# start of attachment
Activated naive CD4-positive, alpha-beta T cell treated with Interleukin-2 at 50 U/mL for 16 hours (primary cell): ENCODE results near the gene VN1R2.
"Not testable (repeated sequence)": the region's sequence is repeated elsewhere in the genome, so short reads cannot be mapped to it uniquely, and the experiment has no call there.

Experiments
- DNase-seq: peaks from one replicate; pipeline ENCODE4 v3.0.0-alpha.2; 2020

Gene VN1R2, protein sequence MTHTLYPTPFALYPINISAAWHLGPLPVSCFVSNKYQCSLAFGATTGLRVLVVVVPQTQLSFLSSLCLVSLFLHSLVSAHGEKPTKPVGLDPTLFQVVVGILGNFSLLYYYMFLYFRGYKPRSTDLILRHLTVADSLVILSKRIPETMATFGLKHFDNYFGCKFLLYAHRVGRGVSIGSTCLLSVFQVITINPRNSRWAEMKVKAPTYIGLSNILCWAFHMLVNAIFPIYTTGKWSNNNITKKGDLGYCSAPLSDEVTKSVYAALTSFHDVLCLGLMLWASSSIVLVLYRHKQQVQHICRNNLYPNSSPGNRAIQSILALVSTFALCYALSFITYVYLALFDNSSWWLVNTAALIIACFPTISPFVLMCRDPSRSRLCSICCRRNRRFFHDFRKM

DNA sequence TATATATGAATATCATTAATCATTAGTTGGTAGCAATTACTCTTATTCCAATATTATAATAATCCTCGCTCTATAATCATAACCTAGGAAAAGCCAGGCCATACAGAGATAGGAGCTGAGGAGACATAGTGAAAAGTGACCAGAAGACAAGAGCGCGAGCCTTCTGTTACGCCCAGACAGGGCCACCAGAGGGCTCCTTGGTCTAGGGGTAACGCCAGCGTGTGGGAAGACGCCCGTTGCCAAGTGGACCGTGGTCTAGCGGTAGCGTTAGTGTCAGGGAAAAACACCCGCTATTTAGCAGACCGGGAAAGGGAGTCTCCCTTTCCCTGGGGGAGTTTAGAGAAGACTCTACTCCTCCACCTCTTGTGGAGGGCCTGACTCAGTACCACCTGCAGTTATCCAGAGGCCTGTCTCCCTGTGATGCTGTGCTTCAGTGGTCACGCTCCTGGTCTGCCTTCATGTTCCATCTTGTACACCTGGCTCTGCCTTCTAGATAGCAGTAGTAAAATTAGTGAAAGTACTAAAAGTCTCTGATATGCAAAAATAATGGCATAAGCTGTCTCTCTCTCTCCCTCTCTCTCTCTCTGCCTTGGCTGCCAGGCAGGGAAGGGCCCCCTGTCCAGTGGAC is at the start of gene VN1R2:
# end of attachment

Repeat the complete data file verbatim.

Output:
Activated naive CD4-positive, alpha-beta T cell treated with Interleukin-2 at 50 U/mL for 16 hours (primary cell): ENCODE results near the gene VN1R2.
"Not testable (repeated sequence)": the region's sequence is repeated elsewhere in the genome, so short reads cannot be mapped to it uniquely, and the experiment has no call there.

Experiments
- DNase-seq: peaks from one replicate; pipeline ENCODE4 v3.0.0-alpha.2; 2020

Gene VN1R2, protein sequence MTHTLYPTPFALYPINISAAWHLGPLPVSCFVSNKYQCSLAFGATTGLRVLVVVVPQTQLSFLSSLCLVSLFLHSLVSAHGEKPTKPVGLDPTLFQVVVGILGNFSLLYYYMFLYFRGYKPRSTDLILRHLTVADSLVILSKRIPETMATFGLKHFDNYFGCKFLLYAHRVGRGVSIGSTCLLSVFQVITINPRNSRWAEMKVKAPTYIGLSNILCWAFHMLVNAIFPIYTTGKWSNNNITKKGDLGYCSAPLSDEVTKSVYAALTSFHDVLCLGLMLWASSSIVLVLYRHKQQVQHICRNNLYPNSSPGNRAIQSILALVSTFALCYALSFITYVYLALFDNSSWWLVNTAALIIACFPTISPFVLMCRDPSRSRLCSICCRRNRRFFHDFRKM

DNA sequence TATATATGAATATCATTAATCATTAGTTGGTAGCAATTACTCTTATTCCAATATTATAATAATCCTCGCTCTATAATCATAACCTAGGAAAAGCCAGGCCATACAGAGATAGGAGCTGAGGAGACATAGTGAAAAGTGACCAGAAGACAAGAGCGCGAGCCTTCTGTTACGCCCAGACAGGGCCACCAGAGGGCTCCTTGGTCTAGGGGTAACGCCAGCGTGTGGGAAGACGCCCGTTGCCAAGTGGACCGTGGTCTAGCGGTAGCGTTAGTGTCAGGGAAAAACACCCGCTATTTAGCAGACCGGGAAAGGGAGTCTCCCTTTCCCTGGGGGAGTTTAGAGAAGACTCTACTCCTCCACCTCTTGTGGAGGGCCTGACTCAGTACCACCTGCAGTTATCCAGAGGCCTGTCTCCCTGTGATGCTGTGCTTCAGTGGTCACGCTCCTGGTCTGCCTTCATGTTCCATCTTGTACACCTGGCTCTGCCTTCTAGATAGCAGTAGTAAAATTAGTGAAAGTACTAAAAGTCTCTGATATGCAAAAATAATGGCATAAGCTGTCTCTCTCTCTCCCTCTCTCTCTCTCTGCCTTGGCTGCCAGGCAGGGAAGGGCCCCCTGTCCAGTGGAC is at the start of gene VN1R2: